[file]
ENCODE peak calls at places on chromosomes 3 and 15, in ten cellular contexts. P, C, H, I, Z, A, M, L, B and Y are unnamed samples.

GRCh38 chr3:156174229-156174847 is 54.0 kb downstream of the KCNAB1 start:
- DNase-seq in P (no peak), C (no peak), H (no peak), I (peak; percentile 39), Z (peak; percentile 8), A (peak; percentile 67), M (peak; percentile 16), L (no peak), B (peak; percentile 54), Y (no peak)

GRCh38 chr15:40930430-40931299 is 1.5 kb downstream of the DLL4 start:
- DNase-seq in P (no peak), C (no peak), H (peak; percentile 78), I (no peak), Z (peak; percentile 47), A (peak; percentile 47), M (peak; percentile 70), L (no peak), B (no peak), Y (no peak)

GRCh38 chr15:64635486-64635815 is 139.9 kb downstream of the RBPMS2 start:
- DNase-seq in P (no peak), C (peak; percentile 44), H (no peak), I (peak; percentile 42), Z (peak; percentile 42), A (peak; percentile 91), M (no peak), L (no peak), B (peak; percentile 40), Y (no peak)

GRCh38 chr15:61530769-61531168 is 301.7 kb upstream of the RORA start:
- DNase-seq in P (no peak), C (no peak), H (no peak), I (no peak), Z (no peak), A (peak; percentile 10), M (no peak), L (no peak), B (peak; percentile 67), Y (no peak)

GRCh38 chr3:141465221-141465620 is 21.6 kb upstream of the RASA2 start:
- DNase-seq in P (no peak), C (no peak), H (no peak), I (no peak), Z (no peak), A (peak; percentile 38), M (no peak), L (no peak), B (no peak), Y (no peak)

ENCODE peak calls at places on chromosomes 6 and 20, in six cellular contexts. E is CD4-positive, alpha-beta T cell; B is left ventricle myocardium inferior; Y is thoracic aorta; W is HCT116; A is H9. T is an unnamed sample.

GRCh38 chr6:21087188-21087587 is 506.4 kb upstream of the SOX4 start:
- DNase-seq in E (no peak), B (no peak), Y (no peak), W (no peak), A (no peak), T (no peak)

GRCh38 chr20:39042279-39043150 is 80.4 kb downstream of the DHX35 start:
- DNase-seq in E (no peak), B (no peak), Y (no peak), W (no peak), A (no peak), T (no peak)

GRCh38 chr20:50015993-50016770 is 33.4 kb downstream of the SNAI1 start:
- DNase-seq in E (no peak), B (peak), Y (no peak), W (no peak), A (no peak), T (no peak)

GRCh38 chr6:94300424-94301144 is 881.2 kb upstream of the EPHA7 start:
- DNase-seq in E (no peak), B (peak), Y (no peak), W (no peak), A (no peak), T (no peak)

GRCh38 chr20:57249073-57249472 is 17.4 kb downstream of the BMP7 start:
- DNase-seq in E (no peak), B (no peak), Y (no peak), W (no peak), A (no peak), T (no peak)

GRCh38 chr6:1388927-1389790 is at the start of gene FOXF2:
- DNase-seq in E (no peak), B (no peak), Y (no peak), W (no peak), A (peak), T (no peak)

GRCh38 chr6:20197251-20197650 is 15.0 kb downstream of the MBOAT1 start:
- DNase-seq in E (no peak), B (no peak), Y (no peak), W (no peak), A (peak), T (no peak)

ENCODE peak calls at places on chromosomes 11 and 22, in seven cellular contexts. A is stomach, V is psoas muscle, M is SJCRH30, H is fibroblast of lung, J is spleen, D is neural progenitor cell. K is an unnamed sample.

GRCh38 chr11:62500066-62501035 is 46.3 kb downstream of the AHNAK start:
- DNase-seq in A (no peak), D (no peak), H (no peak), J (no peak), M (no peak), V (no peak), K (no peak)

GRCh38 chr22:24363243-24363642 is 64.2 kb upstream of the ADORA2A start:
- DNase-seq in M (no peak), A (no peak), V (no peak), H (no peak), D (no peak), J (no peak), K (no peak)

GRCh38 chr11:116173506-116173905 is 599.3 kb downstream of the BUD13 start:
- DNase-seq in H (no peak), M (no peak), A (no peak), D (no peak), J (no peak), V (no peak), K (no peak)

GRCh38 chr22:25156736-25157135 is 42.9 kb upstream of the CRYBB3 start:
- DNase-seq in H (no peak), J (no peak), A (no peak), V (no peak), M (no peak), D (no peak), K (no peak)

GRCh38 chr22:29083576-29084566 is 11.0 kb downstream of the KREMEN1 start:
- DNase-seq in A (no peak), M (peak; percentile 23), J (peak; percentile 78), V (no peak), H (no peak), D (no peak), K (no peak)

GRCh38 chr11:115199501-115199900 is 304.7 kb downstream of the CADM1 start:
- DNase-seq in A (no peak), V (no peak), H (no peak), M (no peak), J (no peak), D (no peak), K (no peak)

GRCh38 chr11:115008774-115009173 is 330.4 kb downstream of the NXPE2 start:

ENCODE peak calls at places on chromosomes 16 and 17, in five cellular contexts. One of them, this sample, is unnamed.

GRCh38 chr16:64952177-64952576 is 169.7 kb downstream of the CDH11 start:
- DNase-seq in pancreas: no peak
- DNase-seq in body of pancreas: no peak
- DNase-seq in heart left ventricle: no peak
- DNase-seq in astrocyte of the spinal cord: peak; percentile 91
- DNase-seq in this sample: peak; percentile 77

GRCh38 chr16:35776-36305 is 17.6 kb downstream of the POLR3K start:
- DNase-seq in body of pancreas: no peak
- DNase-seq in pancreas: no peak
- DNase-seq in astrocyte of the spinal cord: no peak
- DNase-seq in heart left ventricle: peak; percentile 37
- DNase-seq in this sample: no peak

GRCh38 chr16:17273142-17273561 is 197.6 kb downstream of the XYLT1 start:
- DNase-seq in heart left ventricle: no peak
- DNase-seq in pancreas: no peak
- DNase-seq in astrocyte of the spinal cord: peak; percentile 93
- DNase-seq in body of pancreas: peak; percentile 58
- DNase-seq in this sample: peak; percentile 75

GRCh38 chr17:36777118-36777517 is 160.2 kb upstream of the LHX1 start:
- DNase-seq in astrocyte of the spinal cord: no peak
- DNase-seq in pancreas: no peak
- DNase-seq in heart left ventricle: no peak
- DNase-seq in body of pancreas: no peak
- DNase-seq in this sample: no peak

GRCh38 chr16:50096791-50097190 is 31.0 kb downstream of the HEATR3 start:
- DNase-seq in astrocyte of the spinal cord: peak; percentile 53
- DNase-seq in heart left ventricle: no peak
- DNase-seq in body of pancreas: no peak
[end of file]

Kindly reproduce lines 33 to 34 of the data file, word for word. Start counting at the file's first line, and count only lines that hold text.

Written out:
- DNase-seq in H (no peak), M (no peak), A (no peak), D (no peak), J (no peak), V (no peak), K (no peak)

GRCh38 chr22:25156736-25157135 is 42.9 kb upstream of the CRYBB3 start: